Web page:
Wednesday, January 26, 2005

On Placing the Purpose

Many business writers make the mistake of thinking that writing to the point means to always place the purpose in the first sentence of the document. It is true that most internal documents you write—messages to people within your organization—should begin with the purpose because coworkers usually know each other well, accept their working relationship, and understand the need to quickly share the information that will help them get the job done. But this sort of writing can create tone problems if addressed to the wrong reader. For example, imagine writing an e-mail to the CEO of your company with the following direct opening:

You must hire a new associate for our department immediately.

That kind of attitude will not get you far because it appears brusque, arrogant, and demanding. You would probably want to start with the reason before stating the request, an indirect approach, as follows:

We have had several coverage problems in our department since Raymond Burris resigned and Camille Lamb was transferred. Because we have increased our client responsibilities and are facing a deadline on completing the new protocol of Project 1-2-3 during this period, we believe that the support of another experienced associate would help us meet the production commitments, which the department has traditionally fulfilled. Therefore, we request your consideration of hiring an additional associate.

Note how blunt the purpose is in the direct approach (usually a good idea, but not in this case) and how deferential it is in the indirect approach. Good writers know how to begin a message to the point; they also know when to delay the purpose until the reader understands the context. So follow these general guidelines when deciding where to place your purpose:

1. Place your purpose in the first sentence—unless you have a good excuse. (For a good excuse, read Point 2.)
2. Delay the purpose when giving bad news, when writing persuasively, and when the background information would help the reader better understand your message.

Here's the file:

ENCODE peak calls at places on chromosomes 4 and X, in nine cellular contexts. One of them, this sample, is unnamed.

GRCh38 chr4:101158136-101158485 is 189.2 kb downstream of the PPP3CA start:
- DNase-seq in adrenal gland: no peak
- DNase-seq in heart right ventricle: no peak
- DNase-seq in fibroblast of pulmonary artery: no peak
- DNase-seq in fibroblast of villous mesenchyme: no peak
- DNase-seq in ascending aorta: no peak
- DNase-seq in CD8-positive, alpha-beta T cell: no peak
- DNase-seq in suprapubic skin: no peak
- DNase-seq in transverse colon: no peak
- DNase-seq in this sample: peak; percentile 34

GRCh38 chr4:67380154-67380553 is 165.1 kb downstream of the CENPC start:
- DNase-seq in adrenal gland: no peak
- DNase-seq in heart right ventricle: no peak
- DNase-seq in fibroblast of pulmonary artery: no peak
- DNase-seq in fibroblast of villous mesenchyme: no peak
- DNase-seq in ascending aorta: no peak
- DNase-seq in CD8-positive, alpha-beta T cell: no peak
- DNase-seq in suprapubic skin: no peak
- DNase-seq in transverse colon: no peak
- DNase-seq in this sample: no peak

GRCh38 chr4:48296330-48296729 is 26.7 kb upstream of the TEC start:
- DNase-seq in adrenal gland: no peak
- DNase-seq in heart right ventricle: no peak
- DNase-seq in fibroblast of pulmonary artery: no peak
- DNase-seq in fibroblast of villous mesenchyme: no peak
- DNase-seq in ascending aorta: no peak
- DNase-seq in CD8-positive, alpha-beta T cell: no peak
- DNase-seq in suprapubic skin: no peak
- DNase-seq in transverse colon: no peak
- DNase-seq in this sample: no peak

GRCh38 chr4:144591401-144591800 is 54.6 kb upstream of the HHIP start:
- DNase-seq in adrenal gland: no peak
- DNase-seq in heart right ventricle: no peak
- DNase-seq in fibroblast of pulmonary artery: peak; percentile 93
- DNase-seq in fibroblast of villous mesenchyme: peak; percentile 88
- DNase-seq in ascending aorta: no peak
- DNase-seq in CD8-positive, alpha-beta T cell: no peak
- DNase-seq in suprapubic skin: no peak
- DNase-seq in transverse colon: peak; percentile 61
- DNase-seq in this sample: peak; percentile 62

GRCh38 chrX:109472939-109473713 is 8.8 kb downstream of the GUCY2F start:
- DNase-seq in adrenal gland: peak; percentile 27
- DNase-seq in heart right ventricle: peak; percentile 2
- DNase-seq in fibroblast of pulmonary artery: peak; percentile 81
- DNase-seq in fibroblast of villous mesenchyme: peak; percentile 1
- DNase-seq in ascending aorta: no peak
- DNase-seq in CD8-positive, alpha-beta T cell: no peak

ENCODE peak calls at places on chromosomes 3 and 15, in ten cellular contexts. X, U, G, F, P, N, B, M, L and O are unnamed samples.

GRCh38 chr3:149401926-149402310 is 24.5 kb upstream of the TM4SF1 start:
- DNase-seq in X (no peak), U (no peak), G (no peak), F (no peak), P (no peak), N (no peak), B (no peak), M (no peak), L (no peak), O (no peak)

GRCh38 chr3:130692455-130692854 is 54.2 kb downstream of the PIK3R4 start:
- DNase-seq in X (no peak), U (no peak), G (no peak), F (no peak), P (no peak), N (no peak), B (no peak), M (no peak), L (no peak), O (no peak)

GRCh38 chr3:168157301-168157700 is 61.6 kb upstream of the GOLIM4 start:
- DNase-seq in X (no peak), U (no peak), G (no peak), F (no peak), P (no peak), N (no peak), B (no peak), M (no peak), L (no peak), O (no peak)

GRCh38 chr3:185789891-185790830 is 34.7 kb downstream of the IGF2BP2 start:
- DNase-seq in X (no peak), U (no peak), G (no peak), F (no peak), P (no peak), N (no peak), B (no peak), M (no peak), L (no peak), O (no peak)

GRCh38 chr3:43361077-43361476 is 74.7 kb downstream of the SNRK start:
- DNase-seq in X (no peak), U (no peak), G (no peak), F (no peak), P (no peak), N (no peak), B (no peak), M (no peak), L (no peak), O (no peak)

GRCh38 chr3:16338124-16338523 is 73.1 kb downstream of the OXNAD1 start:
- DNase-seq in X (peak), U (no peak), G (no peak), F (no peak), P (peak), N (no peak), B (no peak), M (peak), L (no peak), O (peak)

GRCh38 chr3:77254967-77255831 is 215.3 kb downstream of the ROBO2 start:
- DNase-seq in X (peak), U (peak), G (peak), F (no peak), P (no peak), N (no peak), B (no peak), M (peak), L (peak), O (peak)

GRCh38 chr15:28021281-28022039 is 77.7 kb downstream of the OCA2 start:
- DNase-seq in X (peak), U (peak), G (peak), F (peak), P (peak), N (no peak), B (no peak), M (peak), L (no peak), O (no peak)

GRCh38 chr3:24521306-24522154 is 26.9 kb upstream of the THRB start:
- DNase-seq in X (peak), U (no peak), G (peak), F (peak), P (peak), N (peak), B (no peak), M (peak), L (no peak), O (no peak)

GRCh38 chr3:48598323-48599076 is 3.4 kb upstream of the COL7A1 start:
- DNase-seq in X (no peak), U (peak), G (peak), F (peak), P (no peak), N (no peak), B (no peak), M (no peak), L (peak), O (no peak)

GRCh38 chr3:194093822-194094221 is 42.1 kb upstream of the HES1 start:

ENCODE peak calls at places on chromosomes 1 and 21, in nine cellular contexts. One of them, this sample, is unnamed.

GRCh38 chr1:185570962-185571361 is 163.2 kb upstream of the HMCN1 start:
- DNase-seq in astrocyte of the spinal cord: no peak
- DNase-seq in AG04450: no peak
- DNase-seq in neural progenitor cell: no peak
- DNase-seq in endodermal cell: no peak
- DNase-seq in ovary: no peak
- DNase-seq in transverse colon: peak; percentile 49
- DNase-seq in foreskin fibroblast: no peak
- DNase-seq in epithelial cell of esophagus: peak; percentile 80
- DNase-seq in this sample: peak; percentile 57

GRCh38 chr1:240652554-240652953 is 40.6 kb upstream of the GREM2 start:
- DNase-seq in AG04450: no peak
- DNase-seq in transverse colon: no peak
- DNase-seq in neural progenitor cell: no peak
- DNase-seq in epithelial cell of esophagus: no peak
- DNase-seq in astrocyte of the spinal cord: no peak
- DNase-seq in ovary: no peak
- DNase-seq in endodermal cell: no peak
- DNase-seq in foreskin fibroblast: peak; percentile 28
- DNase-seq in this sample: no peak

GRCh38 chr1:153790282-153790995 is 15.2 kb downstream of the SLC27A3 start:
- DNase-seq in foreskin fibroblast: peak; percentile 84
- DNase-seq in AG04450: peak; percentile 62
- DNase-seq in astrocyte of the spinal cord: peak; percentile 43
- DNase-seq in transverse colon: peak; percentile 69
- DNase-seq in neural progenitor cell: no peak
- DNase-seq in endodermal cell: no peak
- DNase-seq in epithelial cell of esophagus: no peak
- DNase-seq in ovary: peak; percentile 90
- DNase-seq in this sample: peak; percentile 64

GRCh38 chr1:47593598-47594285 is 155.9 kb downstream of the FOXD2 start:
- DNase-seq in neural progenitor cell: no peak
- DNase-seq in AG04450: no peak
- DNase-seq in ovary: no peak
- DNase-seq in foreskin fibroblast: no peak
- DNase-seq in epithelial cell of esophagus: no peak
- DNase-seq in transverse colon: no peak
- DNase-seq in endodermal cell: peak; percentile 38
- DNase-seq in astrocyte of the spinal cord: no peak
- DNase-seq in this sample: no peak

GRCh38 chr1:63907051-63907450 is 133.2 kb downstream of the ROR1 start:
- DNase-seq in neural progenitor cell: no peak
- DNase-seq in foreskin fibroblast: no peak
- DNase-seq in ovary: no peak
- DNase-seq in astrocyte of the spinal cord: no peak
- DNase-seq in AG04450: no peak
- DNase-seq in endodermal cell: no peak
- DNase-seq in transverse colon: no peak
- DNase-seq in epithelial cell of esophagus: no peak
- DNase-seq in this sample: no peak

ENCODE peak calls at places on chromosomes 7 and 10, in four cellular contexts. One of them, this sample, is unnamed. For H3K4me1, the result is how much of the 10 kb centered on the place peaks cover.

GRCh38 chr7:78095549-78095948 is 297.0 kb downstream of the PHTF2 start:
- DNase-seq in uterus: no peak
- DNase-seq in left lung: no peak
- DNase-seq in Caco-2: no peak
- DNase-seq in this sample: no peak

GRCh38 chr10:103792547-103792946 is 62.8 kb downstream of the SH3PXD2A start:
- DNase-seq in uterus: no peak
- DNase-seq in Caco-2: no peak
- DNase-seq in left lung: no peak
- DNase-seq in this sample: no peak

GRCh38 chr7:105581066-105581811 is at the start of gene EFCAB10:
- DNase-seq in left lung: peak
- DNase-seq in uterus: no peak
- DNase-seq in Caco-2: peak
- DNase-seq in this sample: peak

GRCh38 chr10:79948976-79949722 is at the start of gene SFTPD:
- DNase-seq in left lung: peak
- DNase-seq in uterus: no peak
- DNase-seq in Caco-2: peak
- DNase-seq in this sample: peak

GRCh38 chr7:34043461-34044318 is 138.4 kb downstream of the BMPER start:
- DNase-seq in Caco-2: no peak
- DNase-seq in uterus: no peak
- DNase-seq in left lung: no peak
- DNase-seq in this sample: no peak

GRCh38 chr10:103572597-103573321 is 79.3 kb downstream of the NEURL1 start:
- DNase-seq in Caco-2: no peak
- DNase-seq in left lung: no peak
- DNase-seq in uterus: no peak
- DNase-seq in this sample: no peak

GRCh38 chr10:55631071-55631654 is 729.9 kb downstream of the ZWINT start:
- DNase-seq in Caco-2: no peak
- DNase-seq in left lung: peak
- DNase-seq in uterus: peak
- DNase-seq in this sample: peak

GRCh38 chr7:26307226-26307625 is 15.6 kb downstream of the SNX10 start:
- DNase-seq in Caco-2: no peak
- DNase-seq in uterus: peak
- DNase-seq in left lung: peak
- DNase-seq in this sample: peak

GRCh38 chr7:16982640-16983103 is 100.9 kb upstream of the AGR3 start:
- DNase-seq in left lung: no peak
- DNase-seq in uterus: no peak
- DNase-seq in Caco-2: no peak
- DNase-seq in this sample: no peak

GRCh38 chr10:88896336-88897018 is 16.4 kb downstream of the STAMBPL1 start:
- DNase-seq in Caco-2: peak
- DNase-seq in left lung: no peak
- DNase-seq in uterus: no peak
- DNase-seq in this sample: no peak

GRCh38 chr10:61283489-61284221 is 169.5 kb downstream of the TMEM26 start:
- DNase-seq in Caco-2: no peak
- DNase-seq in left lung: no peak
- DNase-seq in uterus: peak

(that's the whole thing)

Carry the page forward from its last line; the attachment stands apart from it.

Remember to always state your purpose and to never bury it at the end of the message.

Thursday, January 20, 2005

Project Gutenberg Is a Must for e-Bibliophiles

Do you need a classical text but do not have the time or the money to purchase it or a friend from whom to borrow it? Try Project Gutenberg, self-described as "the oldest producer of free electronic books on the Internet" with more than 13,000 volumes, most of which are older literary works in the public domain in the United States and, therefore, free of certain copyright restrictions. You may freely download for non-commercial use such masterpieces such Homer's The Iliad and The Odyssey, Plato's The Republic, Aristotle's Poetics, Niccolò Machiavelli's The Prince, Adam Smith's Wealth of Nations, Charles Dickens's Great Expectations, Jane Austen's Sense and Sensibility, Fyodor Dostoyevsky's Crime and Punishment, Herman Melville's Moby Dick, Anton Chekhov's The Seagull, Franz Kafka's Metamorphosis, James Joyce's Ulysses, Eugene O'Neill's Anna Christie, and Bram Stoker's Dracula. Here's the link: Happy reading!

Saturday, January 15, 2005

Getting Started As a Creative Writer

It seems that in almost each business or technical writing seminar I deliver, someone will walk up to me during a break asking for advice on writing or publishing a book of nonfiction, fiction, poetry, or children's literature. I immediately suggest taking three proactive steps:
  1. subscribe to a writer's magazine
  2. enroll in a writing course
  3. research publishing markets
The obvious tip I am taking for granted is that the writer should write daily--no excuses. Once that essential is under control, consider these starting points.

Writer's Magazines
All the three magazines listed below provide great tips for novice and even experienced writers. I have at one time or another subscribed to each, so I can vouch for their relevance, accuracy, and readability.

Writing Courses
Most college adult continuing education programs offer writing courses for poets, dramatists, journalists, and novelists. The magazines listed above also advertise or manage writing courses. Online writing tutorials are also available. Go to and search "writing courses" and browse the first few hits.

Publishing Markets
Many creative writing publishers list their submission requirements on the Internet, and some actually accept electronic submissions. For those who prefer books, here are some of the most useful ones:
Remember to read continually for inspiration and knowledge, and to write with whatever time is left over for fluency and productivity. Good luck!